This article was authored by Gloria Malpass, Ph.D. (Research Consultant), Madeline Campbell, Ph.D. (Litigation Consultant), and Suzanne Pierberg (Research Analyst).

We live in an era in which we can instantly obtain copious amounts of information quickly through the internet, and while this has many advantages, it also opens the door for potential problems. Just search for the term “fake news” on the internet and you will see that there are widespread concerns about misinformation in social media. The potential for inaccurate reporting, however, is not limited to mainstream media.  Fake studies have been reported in some top scientific journals, and a growing problem is the large-scale production and sale of articles by for-profit organizations called “paper mills” who sell their products to researchers wanting to publish in peer-reviewed journals. In fact, several universities now offer courses that teach methods on how to check the validity and reliability of news reports and claims in the media.

While some articles that are either identified as compromised studies or contain inaccurate or unsubstantiated information have been retracted from journals, it is unlikely that all junk science will be identified and retracted. Pseudoscience, commonly called “junk science” and defined as “a system of theories, assumptions, and methods erroneously regarded as scientific,” can result from poorly conducted studies or inaccurate interpretation of scientific data. Reliance on junk science can be costly. Both plaintiffs and defendants rely on published scientific evidence and expert testimony to help prove their cases. Sometimes juries are allowed to hear junk science that is presented as expert evidence in the courtroom. Juries are comprised of members with varied backgrounds, and studies have shown that people who have higher levels of education are associated with less acceptance of pseudoscientific proposals, which can be attributed to the development of critical thinking skills. Therefore, it is imperative that attorneys are knowledgeable about the integrity of the science that is introduced or relied upon, and they are prepared to challenge opposing counsel’s use of junk science in the courtroom.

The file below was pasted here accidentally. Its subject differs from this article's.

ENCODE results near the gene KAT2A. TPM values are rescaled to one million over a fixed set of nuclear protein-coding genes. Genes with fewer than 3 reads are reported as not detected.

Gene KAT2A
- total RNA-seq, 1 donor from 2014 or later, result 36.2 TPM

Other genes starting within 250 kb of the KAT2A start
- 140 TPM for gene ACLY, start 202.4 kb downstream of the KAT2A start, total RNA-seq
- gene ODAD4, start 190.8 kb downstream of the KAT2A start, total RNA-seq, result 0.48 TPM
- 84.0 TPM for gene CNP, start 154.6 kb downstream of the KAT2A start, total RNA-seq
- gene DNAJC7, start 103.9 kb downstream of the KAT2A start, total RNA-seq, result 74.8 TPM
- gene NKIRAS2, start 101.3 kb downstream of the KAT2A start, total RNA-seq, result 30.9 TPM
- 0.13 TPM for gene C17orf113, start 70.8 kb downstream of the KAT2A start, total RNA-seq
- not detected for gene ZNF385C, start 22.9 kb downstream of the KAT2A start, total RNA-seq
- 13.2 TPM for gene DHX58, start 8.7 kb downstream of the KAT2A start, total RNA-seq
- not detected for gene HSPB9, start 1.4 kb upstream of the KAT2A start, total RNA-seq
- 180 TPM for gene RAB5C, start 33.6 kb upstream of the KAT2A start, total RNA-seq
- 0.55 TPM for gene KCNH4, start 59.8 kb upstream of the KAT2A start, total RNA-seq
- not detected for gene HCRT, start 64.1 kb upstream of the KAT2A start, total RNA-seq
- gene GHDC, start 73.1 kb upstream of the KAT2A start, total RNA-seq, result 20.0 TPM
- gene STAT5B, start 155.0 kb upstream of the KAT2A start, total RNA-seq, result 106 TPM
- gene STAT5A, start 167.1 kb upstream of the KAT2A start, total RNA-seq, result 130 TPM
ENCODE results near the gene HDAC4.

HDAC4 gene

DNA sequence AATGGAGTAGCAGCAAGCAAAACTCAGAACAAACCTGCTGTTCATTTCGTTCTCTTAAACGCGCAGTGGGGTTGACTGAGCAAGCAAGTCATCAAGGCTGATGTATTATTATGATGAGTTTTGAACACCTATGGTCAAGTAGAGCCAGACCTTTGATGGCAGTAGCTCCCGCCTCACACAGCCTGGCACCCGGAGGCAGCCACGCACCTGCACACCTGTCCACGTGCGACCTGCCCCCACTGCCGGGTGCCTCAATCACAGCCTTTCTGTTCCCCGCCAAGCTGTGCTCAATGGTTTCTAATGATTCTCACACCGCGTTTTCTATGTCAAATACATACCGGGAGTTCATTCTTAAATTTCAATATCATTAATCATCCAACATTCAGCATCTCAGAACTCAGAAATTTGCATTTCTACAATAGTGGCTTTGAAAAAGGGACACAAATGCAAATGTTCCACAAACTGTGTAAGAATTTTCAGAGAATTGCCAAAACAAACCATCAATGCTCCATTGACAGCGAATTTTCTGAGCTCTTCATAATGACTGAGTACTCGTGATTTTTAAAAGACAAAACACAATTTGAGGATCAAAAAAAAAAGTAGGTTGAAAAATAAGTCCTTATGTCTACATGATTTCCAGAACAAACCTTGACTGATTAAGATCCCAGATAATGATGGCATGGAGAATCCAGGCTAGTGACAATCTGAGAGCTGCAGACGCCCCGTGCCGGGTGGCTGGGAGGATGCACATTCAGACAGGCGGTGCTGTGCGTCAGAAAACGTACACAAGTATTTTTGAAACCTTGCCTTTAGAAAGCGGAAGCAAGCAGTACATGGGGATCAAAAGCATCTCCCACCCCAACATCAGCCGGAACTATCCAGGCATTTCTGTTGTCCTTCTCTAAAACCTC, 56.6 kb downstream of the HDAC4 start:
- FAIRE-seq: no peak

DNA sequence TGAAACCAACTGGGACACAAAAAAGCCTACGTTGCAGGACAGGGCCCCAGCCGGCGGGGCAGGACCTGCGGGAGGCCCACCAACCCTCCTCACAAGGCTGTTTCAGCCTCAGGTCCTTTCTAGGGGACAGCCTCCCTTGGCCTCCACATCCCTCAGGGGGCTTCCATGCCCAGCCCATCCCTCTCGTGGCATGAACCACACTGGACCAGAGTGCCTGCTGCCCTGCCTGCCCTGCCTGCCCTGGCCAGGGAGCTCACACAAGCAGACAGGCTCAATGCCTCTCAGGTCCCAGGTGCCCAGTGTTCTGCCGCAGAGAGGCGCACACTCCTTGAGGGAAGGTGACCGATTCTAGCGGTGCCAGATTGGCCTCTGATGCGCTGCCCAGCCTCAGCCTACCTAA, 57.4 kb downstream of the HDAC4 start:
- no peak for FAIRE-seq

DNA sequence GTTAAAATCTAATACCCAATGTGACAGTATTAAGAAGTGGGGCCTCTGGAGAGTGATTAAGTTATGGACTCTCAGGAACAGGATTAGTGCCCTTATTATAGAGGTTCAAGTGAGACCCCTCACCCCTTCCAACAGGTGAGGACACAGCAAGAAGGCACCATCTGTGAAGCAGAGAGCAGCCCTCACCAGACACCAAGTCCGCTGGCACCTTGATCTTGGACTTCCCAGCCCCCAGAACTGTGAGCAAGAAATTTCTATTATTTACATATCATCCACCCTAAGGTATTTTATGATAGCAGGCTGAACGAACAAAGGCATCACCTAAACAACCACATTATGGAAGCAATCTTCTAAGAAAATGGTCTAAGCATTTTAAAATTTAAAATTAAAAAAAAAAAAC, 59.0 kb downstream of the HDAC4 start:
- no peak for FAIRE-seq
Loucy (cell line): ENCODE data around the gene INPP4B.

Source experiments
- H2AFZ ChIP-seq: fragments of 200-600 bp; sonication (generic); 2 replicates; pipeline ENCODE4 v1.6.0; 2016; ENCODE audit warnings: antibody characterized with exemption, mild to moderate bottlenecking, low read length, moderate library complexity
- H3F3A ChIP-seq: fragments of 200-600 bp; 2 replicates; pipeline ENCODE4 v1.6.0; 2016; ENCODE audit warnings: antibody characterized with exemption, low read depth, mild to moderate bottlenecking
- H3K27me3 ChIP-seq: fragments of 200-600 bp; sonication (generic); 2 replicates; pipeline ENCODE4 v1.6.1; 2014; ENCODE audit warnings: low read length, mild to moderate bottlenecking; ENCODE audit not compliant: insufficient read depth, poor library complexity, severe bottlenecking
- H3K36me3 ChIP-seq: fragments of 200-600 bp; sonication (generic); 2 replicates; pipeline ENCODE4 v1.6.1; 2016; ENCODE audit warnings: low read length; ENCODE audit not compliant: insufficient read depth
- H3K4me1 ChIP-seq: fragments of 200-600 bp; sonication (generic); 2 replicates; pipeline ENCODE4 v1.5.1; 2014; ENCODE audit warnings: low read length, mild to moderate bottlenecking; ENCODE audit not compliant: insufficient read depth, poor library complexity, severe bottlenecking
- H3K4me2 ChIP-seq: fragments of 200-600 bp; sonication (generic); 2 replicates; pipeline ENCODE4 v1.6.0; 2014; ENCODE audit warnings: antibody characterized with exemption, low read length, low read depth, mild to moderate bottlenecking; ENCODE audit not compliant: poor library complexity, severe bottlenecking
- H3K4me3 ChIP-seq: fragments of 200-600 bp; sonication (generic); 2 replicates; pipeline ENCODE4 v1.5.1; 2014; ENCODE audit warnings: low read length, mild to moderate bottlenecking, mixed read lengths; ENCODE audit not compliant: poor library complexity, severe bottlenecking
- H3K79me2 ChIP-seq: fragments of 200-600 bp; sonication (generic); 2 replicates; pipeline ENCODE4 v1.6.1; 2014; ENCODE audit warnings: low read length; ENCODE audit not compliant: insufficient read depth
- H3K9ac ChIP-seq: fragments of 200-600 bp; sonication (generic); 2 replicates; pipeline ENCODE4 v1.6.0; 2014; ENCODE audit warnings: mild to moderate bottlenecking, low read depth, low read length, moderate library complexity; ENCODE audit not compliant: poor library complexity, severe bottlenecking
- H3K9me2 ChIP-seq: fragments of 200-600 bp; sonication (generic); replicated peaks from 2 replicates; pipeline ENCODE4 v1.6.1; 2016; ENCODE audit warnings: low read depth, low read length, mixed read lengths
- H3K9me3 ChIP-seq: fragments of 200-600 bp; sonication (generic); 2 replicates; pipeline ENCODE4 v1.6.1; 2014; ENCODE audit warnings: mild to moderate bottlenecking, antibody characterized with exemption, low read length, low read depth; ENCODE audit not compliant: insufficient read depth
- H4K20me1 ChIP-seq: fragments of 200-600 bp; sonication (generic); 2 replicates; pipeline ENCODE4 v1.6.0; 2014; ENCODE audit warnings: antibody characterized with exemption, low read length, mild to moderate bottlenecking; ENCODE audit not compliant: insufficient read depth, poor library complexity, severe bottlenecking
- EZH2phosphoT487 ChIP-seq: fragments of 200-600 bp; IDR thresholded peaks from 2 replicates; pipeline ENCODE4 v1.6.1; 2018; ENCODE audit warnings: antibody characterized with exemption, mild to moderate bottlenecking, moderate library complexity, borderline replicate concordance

Reliance on junk science can be costly.

A critical and analytical approach to reading is crucial in evaluating the accuracy of any literature. While it may or may not be intentional on the part of an author to mislead readers, a reader should always be vigilant for any potential bias, misinterpretations of cited material, or illogical data interpretations. The reader should confirm that the information is from a reputable source. For example, artificial intelligence (AI) is a valuable tool for quickly locating information on a topic, but the reader should always refer to the original source when citing or relying on scientific findings.

Keep an eye out for future posts in which we will continue to explore strategies that can help minimize the perils of junk science impacting the courtroom.